Credit Card Fraud: Keeping Your Account Secure

    

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How often do you use your credit card? Do you use it to buy groceries, gasoline, or clothes? Do you do a lot of online shopping? Are you a travel fanatic, and do you use your card to take regular trips? If you answered “yes” to any of these questions, then you are a potential victim of credit card fraud.

Unfortunately, credit card fraud has become a fact of life for American consumers. In 2017, the number of credit cards and debit cards compromised at ATMs and merchant card readers rose 10 percent. With EMV chips now mandatory in all debit and credit cards, counterfeit card fraud dropped by 75 percent from December 2015 to March 2018, but card-not-present (CNP) fraud is up. According to the U.S. Payments Forum, implementation of EMV cards was expected to drive CNP fraud in the U.S. up from $3.1 billion in 2015 to $6.4 billion in 2018.

Here are some more statistics that should get your attention. According to a Nilson report, worldwide credit card losses exceeded $24.71 billion in 2016, and Barclays reports that 47 percent of all credit card fraud is in the United States. A report from Javelin says that identity theft occurs every two seconds. The Federal Trade Commission (FTC) says that older Americans are particularly susceptible, and that consumers over age 40 accounted for 65 percent of credit card fraud complaints. The vast majority of credit card fraud occurs online or over the phone (CNP fraud), and 65 percent of credit card victims reported some financial loss.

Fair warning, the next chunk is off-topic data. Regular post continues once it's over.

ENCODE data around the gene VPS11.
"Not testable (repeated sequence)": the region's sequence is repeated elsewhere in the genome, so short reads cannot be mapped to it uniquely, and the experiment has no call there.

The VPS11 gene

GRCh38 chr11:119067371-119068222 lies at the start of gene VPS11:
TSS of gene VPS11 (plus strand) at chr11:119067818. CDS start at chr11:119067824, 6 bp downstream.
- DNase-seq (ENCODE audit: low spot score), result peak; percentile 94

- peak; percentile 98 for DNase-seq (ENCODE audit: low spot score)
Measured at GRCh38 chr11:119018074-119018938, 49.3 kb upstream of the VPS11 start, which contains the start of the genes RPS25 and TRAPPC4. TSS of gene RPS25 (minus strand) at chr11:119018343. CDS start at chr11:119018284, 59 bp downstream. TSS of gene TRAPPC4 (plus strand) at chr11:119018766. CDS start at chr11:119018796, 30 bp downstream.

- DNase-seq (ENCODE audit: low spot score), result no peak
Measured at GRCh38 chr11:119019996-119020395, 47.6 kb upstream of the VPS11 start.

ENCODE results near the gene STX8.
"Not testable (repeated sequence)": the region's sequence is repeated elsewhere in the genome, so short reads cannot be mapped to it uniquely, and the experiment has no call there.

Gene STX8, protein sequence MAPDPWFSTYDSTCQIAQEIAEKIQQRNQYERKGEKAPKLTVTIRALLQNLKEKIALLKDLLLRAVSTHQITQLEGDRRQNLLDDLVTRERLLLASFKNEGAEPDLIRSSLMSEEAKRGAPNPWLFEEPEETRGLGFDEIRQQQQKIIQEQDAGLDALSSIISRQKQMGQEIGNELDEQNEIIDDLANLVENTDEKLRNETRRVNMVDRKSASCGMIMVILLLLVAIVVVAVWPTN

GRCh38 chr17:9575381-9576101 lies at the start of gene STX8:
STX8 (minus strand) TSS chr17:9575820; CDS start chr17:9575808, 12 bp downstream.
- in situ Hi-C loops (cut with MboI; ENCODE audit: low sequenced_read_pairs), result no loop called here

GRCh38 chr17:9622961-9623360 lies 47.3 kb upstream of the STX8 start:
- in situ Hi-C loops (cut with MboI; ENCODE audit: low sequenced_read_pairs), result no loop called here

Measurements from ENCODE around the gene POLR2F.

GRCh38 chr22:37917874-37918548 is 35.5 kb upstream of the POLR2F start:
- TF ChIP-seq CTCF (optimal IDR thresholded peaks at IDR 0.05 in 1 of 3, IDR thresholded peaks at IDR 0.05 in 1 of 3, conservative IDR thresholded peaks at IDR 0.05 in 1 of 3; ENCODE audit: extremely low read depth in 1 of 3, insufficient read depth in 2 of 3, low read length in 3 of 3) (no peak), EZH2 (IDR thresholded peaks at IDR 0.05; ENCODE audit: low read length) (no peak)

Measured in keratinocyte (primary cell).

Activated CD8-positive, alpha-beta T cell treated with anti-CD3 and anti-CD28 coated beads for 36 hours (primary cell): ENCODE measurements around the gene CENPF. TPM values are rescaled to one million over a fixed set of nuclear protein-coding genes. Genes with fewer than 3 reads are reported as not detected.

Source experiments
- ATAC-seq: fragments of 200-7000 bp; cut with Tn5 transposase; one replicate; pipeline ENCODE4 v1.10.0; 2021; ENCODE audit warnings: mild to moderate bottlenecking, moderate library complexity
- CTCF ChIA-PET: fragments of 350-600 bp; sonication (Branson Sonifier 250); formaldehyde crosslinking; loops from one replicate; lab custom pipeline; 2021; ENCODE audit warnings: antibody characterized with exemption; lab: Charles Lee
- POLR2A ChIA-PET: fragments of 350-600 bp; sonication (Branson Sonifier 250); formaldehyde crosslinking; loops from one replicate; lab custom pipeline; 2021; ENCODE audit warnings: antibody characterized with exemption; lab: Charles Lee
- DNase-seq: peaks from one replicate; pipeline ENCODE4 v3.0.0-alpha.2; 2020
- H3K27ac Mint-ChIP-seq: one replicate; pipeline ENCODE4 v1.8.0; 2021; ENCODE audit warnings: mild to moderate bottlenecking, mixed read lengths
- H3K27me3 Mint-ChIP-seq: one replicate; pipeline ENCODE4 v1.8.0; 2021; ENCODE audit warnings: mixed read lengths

Credit card fraud is a lucrative business for cybercriminals. Stolen credit card data is worth up to $110 per card on the dark web, more than your Social Security number ($1) or bank information ($15). A hacker can make between $250,000 and $1 million selling 50-100 stolen credit cards.

You don’t have to be one of these credit card fraud statistics. By taking routine precautions and using some common sense, you can prevent credit card fraud.

How Fraudsters Steal Your Credit Card

Of course, criminals don’t need to steal your actual credit card to get what they want. With some basic information about you and your account, they can use your card for illicit purchases, for cash, or to sell your identity. Thieves have any number of ways to steal credit card data, including the use of illicit technology and “social engineering” to trick you into surrendering sensitive information.

  • Skimmers: One way criminals steal your credit card information is by skimming. Electronic devices called skimmers are able to read the information on the magnetic stripe on your card. Skimmers are installed over the existing card reader, so look for signs that the card slot differs from the rest of the machine. Dishonest store clerks or waiters might use these devices to steal your card information. Skimmers also can be installed at ATMs and gas station pumps, where they steal your information without your noticing. Gas pumps, in particular, are seeing an increase in skimmers; Florida inspectors were expected to find approximately 1,000 gas pumps with skimmers in 2018.

  • Shimmers: One of the reasons the United States adopted EMV cards was to eliminate the magnetic stripe and store data in a chip mounted on the card instead. Fraudsters now have found a way to steal your EMV card data using shimmers. Shimmers are thin devices mounted inside the card readers that read the data from your credit card chip. The good news is that shimmers capture only the same information fraudsters would get from a magnetic stripe, which isn’t enough to counterfeit a card but is enough to create a magnetic stripe clone. The real problem is that shimmers are hard to spot.